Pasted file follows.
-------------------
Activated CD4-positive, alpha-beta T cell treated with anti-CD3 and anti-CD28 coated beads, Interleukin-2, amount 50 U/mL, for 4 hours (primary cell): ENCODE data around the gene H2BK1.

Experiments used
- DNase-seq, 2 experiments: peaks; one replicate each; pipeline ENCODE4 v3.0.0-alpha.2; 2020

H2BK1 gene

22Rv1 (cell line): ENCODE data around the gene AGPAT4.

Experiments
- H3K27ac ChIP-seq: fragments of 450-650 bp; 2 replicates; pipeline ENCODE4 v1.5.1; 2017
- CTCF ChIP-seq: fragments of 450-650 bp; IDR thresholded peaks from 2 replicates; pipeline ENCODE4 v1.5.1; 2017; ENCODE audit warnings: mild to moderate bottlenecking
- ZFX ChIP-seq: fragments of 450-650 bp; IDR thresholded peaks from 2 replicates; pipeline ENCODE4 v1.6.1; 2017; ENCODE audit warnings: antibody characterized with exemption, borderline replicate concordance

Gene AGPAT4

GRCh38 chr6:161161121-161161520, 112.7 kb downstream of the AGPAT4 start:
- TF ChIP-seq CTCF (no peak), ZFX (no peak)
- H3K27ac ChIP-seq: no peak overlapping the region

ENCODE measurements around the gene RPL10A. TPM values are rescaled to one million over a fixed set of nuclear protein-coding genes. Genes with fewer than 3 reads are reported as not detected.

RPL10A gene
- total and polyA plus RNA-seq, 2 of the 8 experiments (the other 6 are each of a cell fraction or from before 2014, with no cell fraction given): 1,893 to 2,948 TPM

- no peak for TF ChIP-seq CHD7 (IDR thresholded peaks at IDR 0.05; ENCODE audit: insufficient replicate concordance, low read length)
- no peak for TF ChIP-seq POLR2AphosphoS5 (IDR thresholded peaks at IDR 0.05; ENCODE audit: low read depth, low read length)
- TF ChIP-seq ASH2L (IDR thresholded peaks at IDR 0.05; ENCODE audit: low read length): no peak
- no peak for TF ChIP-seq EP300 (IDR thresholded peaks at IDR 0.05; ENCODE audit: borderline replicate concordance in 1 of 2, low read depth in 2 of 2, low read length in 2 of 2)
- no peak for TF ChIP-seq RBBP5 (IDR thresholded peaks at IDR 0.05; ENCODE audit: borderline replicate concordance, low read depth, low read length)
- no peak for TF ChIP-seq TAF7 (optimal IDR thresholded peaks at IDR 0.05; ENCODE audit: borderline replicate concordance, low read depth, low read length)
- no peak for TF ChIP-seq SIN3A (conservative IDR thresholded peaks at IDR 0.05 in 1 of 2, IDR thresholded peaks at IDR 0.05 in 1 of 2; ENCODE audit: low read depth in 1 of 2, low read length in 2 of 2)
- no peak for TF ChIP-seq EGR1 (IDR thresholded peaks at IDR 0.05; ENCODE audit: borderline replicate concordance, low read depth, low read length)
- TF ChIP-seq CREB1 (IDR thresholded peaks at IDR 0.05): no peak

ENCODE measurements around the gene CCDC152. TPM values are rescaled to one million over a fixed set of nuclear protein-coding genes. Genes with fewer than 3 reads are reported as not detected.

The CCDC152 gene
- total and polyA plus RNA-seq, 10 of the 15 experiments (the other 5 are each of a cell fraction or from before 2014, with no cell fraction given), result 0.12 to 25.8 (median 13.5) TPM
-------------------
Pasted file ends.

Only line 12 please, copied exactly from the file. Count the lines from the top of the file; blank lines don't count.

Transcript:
- TF ChIP-seq CTCF (no peak), ZFX (no peak)